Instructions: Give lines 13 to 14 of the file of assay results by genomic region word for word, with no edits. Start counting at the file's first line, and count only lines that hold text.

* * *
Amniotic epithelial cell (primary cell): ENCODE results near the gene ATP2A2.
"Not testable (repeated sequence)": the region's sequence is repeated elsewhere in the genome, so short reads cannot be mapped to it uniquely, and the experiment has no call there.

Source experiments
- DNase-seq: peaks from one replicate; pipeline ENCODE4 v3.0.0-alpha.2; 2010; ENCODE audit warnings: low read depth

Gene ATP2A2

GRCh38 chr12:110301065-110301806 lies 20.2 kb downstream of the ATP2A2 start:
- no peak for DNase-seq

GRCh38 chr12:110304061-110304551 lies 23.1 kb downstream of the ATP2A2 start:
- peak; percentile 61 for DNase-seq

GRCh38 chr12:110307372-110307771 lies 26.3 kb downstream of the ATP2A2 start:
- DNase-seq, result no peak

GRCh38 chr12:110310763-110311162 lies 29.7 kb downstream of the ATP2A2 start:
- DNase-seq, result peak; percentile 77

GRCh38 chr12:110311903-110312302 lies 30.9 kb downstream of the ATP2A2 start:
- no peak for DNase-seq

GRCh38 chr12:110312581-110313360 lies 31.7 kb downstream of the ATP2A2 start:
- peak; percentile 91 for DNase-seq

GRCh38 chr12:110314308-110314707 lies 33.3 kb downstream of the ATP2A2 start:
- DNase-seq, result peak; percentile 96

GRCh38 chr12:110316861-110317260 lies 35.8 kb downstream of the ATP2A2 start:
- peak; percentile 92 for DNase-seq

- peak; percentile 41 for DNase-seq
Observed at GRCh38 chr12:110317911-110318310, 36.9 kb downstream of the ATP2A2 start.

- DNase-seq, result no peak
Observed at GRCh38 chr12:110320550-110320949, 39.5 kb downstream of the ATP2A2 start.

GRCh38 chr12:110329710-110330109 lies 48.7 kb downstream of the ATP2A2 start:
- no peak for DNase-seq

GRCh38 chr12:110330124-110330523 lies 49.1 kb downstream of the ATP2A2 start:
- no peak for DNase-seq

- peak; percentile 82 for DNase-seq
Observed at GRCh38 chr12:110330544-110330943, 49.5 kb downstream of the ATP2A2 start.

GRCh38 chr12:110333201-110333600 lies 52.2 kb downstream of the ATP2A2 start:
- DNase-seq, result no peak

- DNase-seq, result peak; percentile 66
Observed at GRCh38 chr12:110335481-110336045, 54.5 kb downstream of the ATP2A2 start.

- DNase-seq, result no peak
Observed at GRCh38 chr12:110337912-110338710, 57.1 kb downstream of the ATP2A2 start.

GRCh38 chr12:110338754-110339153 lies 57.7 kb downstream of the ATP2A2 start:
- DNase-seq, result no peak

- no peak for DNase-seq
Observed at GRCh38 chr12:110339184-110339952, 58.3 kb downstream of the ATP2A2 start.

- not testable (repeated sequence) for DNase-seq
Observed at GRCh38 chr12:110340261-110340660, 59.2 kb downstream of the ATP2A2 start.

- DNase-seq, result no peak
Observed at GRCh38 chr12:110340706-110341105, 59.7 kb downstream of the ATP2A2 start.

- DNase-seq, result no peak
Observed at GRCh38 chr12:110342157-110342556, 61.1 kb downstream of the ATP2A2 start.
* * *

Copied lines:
- DNase-seq, result peak; percentile 77

GRCh38 chr12:110311903-110312302 lies 30.9 kb downstream of the ATP2A2 start: